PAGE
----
Rustin was in New London in 1963 for a student-organized conference on civil rights. It was held at Conn College and was the first conference of its kind held in the Northeast on any college campus, Braxton said.

    The three-day event began on Dec. 6 — just a little over three months after the historic March on Washington that Rustin was integral in organizing.

    The conference was intercollegiate, featuring more than 90 delegates representing more than 20 colleges and universities. Rustin was the keynote speaker at the 8 p.m. opening night program in Palmer Auditorium. He later helmed a session on nonviolence.

    The conference featured an array of other renowned figures including Wyatt Tee Walker, who was chief of staff for Martin Luther King Jr. and had coordinated Freedom Rides in 1961, and attorney and civil rights activist William Kunstler.

    Non-violent action

    Rustin was a regular visitor to the New London office for the Committee for Non-Violent Action (CNVA), which was located on North Bank Street (in the area of what is now Atlantic Street), Braxton said.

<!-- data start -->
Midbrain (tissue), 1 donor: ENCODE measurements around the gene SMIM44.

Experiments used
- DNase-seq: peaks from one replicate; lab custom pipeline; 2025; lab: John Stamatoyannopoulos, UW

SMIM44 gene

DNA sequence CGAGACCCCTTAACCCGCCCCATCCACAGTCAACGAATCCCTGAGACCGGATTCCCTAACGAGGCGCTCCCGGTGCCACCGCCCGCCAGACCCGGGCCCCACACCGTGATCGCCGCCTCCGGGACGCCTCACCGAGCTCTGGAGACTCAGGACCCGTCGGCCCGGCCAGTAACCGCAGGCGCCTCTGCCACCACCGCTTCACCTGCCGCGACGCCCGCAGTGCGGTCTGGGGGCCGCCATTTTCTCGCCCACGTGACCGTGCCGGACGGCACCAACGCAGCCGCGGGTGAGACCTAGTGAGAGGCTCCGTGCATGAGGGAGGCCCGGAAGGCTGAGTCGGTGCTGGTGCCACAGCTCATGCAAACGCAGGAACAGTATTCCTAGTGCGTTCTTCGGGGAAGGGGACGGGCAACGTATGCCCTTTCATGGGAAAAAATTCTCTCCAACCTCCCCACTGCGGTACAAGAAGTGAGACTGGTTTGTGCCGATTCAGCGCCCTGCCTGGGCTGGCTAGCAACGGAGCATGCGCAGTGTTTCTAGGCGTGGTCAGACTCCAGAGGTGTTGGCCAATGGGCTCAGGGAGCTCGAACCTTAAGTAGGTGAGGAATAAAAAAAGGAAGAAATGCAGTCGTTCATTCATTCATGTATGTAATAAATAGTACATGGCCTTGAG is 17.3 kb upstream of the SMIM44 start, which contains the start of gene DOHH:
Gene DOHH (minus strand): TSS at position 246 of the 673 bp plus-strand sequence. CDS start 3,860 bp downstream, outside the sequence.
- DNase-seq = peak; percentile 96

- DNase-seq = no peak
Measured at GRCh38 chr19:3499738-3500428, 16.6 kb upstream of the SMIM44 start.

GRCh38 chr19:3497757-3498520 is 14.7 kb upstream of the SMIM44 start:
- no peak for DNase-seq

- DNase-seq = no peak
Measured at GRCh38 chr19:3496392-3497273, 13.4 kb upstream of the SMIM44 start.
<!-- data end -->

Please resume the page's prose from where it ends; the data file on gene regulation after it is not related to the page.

Joanne Sheehan, who is chair of board at the Voluntown Peace Trust, said that Rustin came to southeastern Connecticut as one of the co-founders of CNVA. He arrived around the time the Polaris Action, a protest against nuclear-armed submarines, started in 1960. Hundreds of activists flocked here for this effort sponsored by CNVA and devised primarily by peace activist Bradford Lyttle.

    CNVA members protested in front of Electric Boat, where the subs were being built, and actually entered the EB property and were arrested, Braxton said.

    Eventually, CNVA members worked to make the group’s efforts year year-round instead of just summer actions. The CNVA bought what a farm in Voluntown in 1962 and established their local base on what they dubbed the Voluntown Peace Trust. Rustin visited Voluntown, and that center for non-violent change and sustainable living remains today.

    Meeting Rustin